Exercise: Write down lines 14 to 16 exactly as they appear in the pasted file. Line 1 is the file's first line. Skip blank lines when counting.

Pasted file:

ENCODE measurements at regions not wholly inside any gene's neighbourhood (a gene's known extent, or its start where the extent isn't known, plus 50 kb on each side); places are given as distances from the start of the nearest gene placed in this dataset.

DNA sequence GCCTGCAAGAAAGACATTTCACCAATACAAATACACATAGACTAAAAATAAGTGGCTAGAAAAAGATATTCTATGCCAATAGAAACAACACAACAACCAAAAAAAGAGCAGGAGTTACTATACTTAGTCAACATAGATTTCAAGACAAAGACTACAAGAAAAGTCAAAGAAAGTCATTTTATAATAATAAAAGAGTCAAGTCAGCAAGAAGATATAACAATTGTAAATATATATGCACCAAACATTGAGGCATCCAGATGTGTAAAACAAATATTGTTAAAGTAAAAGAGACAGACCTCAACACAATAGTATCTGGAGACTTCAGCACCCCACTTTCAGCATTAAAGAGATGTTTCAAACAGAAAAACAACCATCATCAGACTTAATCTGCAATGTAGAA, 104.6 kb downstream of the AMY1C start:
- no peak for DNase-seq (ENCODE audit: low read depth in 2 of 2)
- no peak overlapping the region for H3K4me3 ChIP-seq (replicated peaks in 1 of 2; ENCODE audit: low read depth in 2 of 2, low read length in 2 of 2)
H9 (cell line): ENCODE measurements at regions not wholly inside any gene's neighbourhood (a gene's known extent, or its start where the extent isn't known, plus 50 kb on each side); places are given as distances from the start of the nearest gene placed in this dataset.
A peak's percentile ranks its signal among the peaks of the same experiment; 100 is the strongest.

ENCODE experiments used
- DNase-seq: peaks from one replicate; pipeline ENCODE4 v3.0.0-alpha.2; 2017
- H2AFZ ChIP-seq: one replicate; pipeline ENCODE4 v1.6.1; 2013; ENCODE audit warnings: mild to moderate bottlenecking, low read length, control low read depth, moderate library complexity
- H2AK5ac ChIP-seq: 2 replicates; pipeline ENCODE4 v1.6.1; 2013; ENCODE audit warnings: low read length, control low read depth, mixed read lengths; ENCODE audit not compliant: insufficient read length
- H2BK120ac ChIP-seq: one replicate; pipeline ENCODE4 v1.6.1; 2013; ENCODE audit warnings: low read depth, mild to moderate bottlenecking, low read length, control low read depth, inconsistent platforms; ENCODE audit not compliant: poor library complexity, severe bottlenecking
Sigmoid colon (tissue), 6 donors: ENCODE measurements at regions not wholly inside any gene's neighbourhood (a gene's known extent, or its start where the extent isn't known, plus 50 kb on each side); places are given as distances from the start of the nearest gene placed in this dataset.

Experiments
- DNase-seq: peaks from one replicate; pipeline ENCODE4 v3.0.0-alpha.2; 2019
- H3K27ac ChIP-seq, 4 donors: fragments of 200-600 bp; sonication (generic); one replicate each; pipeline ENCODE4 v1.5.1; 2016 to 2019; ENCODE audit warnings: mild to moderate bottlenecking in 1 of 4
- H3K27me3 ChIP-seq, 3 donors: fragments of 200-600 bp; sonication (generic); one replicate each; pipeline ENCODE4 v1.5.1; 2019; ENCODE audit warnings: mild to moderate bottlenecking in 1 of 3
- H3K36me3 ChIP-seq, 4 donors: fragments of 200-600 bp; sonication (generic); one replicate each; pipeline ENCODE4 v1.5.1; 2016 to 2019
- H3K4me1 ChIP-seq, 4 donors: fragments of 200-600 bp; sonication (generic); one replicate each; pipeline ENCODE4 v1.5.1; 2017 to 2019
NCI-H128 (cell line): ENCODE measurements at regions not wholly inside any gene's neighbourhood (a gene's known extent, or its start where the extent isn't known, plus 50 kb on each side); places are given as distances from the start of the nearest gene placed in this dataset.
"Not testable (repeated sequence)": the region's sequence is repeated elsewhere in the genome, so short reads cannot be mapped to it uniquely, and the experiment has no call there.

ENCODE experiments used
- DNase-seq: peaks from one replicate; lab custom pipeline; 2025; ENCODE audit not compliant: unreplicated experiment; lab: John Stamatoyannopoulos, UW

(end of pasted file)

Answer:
- DNase-seq: peaks from one replicate; pipeline ENCODE4 v3.0.0-alpha.2; 2019
- H3K27ac ChIP-seq, 4 donors: fragments of 200-600 bp; sonication (generic); one replicate each; pipeline ENCODE4 v1.5.1; 2016 to 2019; ENCODE audit warnings: mild to moderate bottlenecking in 1 of 4
- H3K27me3 ChIP-seq, 3 donors: fragments of 200-600 bp; sonication (generic); one replicate each; pipeline ENCODE4 v1.5.1; 2019; ENCODE audit warnings: mild to moderate bottlenecking in 1 of 3